More on the Mosaics

Since late March, Waterford High School art teacher Shelly Concascia has been working with her art students to finish up their mosaic projects. This past week was spring break and on Monday morning—on her vacation!—Mrs. Concascia went to WHS with her daughter Addie to grout almost 50 mosaics. Mary and I met her there along with Jeff Wolfson, an art teacher at Nathan Hale Arts Magnet School in New London. Mr. Wolfson came to help and learn the grouting process, as his fifth grade students are also finishing up their mosaics for the garden’s amphitheater. It took the four of us from 9am to 2pm to grout that many mosaics.

On Wednesday starting at 7:00 am, Mrs. Concascia, Mary, and I were back again, this time to flip the mosaics over, remove the tape and templates, and apply a layer of thinset on the backs of the mosaics. We wanted to make sure all of the tile pieces were properly adhered and to rake a layer over the back for uniformity. This will be important for when we adhere the mosaics to the pavers installed in the labyrinth. Again, we were there for several hours! (Or at least Mrs. Concascia and Mary were. I had to run to the site to lay out tarps and meet the trucks carrying three separate loads of materials, and then run home and get more thinset.) Again, I seriously had no idea how much work these mosaics would be!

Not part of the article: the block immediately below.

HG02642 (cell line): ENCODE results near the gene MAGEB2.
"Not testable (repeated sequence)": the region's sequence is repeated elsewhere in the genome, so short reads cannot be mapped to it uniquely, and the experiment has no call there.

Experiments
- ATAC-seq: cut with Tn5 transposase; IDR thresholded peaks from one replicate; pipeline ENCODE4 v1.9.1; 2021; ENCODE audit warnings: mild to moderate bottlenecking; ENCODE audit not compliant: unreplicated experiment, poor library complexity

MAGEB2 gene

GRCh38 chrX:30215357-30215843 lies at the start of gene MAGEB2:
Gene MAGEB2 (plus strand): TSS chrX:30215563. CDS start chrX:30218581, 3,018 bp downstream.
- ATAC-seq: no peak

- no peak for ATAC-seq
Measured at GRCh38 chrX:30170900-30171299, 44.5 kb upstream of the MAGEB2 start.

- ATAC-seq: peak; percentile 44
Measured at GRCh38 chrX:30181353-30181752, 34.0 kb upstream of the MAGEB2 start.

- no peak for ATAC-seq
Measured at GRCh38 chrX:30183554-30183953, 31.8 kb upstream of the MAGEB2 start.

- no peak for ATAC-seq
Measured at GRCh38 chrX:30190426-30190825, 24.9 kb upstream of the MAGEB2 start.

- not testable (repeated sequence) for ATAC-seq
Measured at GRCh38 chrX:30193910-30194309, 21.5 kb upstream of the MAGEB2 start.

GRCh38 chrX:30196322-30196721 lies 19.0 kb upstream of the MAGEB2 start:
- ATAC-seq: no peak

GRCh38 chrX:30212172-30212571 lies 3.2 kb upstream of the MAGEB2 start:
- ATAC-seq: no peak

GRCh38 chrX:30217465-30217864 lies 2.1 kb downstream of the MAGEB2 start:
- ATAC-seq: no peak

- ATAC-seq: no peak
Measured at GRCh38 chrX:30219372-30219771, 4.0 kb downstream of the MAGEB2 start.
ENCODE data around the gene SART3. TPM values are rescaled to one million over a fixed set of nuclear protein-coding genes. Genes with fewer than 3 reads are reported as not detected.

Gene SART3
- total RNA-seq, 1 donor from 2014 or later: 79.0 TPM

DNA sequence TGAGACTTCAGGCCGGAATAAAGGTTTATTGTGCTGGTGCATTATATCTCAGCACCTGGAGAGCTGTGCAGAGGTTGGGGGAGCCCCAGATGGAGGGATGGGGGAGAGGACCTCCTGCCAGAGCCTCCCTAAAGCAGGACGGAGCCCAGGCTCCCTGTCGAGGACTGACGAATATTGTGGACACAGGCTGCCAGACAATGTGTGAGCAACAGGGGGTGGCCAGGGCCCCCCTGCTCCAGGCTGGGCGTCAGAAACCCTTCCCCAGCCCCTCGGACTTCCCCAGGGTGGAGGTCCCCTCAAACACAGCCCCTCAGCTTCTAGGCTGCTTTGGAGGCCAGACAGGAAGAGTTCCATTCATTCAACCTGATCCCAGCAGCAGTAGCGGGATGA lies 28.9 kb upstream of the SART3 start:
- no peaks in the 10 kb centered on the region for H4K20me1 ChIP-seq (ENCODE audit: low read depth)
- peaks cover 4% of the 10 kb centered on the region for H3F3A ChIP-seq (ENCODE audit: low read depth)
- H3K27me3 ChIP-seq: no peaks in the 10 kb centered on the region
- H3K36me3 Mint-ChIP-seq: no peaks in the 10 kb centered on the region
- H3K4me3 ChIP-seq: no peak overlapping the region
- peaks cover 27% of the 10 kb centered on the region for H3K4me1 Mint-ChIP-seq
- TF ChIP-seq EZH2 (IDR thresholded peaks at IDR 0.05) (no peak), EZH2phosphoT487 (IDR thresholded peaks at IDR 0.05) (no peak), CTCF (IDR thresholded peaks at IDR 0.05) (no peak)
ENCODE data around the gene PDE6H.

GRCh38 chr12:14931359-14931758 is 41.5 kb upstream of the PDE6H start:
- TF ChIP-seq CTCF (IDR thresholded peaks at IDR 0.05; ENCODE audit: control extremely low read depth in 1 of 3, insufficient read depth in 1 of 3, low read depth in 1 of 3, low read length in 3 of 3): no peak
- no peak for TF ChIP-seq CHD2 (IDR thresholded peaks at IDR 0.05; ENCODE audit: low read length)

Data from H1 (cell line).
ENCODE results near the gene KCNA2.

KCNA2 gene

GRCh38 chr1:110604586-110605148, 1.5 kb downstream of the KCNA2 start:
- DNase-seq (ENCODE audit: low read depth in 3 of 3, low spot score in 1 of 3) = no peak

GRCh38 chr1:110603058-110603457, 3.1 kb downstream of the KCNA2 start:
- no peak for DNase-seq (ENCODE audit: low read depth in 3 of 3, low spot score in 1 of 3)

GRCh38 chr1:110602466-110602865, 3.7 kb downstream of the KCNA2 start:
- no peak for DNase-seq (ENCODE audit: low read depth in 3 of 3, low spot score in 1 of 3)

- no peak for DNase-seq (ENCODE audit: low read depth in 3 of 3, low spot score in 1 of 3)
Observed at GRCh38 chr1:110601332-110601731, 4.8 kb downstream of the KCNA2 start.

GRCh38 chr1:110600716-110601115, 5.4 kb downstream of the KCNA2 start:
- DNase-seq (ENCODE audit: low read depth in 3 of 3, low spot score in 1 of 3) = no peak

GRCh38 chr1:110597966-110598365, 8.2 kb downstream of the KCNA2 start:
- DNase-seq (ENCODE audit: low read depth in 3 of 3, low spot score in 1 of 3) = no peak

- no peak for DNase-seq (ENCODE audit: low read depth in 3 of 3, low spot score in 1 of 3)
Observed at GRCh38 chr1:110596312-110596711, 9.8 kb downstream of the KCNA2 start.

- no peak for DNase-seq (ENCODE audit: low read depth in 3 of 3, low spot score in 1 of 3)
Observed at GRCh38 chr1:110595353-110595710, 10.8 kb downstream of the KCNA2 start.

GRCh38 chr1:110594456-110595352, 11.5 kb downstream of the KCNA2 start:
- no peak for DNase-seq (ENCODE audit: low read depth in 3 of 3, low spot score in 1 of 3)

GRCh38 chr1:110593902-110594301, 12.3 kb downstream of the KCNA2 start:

I believe Mrs. Concascia went in one more day over her vacation to clean up her classroom and to prepare the mosaics for her students so they could see the transformation. That probably included wiping them down with a damp sponge to get any remaining grout haze off, scraping the hardened grout and thinset off the sides, etc. The mosaics are absolutely stunning. They are mostly 18”x18” with one mosaic in two separate 9”x18” pieces with jellyfish tentacles shooting off at an angle. Gorgeous! The attached photos do not do them justice. Once they are in the labyrinth and sealed, they will be stunning!

I’m just so impressed with Mrs. Concascia’s dedication to her job, to her students, and to her art. She spent so much of her vacation up in her classroom working on these mosaics, and she did it joyously. Teaching the students this exquisite and accessible art form was her gift to them. The mosaics that she supervised and helped to create will also be a gift to the entire community. I have no doubt that they will bring joy to many people who walk the paths of the labyrinth.

I hope that Mrs. Concascia’s students can see the dedication of their teacher and that they will appreciate their own role in creating something so valuable to our community.

  • Shelly and Jeff grouting
    Shelly and Jeff grouting